United States District Court, N.D. California, San Jose Division
ORDER GRANTING IN PART AND DENYING IN PART MOTION TO
DISMISS RE: DKT. NO. 41
H. KOH UNITED STATES DISTRICT JUDGE.
Joseph Ryan (“Plaintiff”) sues Defendants Santa
Clara Valley Transportation Authority (“SCVTA”)
and Joseph Fabela (“Fabela”) (collectively,
“Defendants”). ECF No. 37. Before the Court is
Defendants' motion to dismiss. ECF No. 41
(“Mot.”). Having considered the submissions of
the parties, the relevant law, and the record in this case,
the Court hereby GRANTS in part and DENIES in part
Defendants' motion to dismiss.
“is an independent special district agency that
provides” public transportation services in Santa Clara
County, California. ECF No. 37 (Second Amended Complaint, or
“SAC”), ¶¶ 10, 23. Fabela is the
General Counsel for SCVTA. Id. ¶ 8. Plaintiff
was employed at SCVTA in the position of Senior Assistant
Counsel. Id. ¶ 23.
also employed an individual named David Terrazas
(“Terrazas”). Id. ¶ 26. Plaintiff
“complained to management” during his time at
SCVTA “that Terrazas was incompetent.”
Id. According to the SAC, “[t]he fact that
Terrazas was a poor performer was widely known by management
and recognized by [Fabela] and legal staff” at SCVTA.
was also a member of the Santa Cruz City Council.
Id. ¶ 27. In June 2014, Plaintiff
“published for one day an internet webpage entitled
‘Anyone But Terrazas For City Council.'”
Id.¶¶ 28, 45. Plaintiff published this on
his Facebook page. Id. ¶ 41. Plaintiff's
posting was “critical of Terrazas' campaign for
re-election to City Council in 2014, ” and Plaintiff
“cite[d] some misrepresentations listed on
Terrazas' campaign web page, including the
misrepresentation that Terrazas was a ‘Transportation
Manager, ' rather than the true fact that he was a
‘Labor Relations Supervisor'” at SCVTA.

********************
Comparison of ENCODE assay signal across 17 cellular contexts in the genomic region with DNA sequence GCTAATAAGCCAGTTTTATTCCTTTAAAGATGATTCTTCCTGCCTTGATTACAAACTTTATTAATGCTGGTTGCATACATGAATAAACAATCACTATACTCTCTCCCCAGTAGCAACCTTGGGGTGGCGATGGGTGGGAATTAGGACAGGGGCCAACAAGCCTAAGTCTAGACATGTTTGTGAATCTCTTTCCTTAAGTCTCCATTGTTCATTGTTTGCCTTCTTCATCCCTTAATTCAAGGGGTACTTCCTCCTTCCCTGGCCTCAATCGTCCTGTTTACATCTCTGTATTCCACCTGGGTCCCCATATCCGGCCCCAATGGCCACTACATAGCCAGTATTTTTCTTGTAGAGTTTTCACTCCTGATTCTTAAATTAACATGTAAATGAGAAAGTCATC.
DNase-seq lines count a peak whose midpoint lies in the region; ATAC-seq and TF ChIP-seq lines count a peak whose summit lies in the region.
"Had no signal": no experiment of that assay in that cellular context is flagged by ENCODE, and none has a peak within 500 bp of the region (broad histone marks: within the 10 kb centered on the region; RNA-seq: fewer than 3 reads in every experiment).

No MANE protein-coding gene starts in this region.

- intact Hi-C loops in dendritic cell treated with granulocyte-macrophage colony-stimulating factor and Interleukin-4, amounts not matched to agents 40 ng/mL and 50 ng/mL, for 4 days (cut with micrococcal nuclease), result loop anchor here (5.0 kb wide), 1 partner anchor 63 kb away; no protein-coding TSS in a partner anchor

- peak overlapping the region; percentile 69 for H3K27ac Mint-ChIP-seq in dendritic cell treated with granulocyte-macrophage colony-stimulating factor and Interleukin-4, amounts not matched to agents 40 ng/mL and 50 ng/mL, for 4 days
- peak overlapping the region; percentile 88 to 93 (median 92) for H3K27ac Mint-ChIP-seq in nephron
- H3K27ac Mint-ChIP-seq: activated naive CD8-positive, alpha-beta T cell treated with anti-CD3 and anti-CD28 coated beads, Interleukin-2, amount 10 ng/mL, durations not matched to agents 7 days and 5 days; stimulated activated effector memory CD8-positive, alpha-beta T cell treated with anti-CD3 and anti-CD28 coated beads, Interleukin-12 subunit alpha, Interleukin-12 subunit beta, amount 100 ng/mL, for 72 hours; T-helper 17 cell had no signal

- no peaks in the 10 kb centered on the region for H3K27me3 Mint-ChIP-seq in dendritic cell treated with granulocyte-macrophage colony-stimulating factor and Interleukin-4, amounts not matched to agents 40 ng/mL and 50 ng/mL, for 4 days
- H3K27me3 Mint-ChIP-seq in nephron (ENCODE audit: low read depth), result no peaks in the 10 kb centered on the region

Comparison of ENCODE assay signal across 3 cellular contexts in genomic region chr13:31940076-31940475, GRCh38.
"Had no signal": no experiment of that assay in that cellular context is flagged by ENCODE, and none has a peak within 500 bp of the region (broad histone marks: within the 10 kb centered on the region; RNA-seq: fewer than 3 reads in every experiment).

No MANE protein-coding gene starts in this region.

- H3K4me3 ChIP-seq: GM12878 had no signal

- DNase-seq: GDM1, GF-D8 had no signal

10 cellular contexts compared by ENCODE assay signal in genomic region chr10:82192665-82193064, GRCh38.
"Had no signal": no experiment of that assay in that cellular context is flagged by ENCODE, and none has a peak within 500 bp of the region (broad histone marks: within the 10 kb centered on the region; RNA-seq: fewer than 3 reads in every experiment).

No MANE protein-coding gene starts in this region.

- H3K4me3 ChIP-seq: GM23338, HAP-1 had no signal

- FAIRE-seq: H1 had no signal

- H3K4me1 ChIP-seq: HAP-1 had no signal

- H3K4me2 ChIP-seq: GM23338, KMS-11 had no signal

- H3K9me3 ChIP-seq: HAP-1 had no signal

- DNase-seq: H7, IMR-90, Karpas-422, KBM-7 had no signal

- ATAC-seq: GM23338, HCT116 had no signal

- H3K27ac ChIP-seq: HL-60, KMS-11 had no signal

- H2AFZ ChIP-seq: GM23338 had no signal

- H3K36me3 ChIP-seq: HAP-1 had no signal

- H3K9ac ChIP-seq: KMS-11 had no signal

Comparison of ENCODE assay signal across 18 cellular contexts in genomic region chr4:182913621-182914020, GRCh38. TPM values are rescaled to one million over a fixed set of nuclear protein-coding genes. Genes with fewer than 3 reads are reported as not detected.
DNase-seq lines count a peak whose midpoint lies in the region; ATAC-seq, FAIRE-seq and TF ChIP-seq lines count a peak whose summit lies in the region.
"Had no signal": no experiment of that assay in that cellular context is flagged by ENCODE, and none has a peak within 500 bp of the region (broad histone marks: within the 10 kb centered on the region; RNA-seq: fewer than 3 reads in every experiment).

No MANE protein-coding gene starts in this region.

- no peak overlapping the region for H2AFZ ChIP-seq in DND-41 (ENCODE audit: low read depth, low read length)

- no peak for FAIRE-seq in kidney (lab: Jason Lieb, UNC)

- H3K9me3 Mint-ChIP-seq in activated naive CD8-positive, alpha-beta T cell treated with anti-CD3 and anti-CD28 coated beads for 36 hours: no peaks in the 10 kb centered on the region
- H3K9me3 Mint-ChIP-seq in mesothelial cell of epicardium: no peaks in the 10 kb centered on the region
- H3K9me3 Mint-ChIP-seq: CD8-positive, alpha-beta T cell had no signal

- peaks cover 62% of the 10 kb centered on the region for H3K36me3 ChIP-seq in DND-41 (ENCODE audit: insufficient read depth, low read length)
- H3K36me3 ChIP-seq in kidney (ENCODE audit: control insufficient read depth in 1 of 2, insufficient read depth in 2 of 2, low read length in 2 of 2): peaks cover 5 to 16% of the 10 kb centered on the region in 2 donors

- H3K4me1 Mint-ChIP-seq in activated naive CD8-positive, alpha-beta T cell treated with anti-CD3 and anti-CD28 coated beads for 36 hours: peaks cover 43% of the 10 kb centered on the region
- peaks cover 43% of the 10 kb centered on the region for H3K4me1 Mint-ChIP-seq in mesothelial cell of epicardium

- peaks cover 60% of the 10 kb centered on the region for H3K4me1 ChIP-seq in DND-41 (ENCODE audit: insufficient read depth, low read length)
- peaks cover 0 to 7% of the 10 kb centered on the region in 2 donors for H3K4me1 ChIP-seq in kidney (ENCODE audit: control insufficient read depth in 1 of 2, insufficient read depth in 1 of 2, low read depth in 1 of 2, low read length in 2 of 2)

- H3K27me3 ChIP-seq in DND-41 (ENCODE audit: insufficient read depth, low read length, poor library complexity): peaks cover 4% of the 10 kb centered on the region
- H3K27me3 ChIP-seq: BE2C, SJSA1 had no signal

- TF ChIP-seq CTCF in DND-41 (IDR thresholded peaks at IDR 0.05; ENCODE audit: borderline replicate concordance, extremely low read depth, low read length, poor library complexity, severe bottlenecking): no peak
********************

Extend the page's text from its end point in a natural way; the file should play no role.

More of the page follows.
Id. ¶ 28. Plaintiff alleges that Plaintiff made
the speech “on his own time, at night after working
hours, using his own computer equipment.” Id.
¶¶ 29, 43.
February 2015, Terrazas alleged that SCVTA and Plaintiff
“retaliated against Terrazas for whistleblower
activity.” Id. ¶ 26-27. The SAC does not
identify Terrazas's “whistleblower activity,
” or how Terrazas was retaliated against.
February 2015, Plaintiff informed Fabela that Plaintiff had
made the webpage posting about Terrazas in June 2014.
Id. ¶ 29. Fabela “was provided with a
printout of the webpage.” Id. Plaintiff
“informed [Fabela] that the webpage was protected
off-duty political activity.” Id. Fabela did
not take any action against Plaintiff at that time.
3, 2015, Terrazas entered into a settlement agreement with
SCVTA regarding the retaliation that Terrazas allegedly
suffered. Id. ¶ 30. Nuria Fernandez
(“Fernandez”), the General Manager of SCVTA,
signed the settlement agreement with Terrazas on June 5,
same day, June 5, 2015, Fabela “informed [Plaintiff]
that he would be terminated by [SCVTA] or that he could
retire, but that [Plaintiff] must leave the office that
day.” Id. ¶ 31. “When [Plaintiff]
asked [Fabela] why” he was being terminated, Fabela
“replied that the action was taken for reasons
previously discussed, referring to the previous discussion
regarding Mr. Ryan's aforementioned webpage.”
Id. ¶ 31.
further alleges that Plaintiff is Caucasian, over the age of
40, and that he “suffered from a medical
condition” during his employment that
“substantially limited his ability to sleep, walk,
stand, lift, bend, concentrate, tolerate substandard
performance by coworkers and perform manual tasks at work and
at home.” Id. ¶ 33-34.
filed suit on July 18, 2016, against SCVTA, Fabela, and
Fernandez. ECF No. 1. Plaintiff's complaint alleged 22
causes of action against Defendants, including claims under
42 U.S.C. § 1983; Title VII of the Civil Rights Act of
1964 (“Title VII”); the Age Discrimination in
Employment Act (“ADEA”), 29 U.S.C. § 621;